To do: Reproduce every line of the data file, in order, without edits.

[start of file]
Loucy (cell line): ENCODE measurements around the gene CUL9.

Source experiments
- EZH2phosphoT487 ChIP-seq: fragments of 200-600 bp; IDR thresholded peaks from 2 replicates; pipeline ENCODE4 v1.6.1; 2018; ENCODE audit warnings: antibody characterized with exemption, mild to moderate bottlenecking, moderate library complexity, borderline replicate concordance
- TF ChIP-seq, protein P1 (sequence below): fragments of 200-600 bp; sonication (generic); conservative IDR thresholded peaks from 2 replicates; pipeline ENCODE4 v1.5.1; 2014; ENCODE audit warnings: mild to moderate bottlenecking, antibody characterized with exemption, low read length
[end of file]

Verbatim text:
Loucy (cell line): ENCODE measurements around the gene CUL9.

Source experiments
- EZH2phosphoT487 ChIP-seq: fragments of 200-600 bp; IDR thresholded peaks from 2 replicates; pipeline ENCODE4 v1.6.1; 2018; ENCODE audit warnings: antibody characterized with exemption, mild to moderate bottlenecking, moderate library complexity, borderline replicate concordance
- TF ChIP-seq, protein P1 (sequence below): fragments of 200-600 bp; sonication (generic); conservative IDR thresholded peaks from 2 replicates; pipeline ENCODE4 v1.5.1; 2014; ENCODE audit warnings: mild to moderate bottlenecking, antibody characterized with exemption, low read length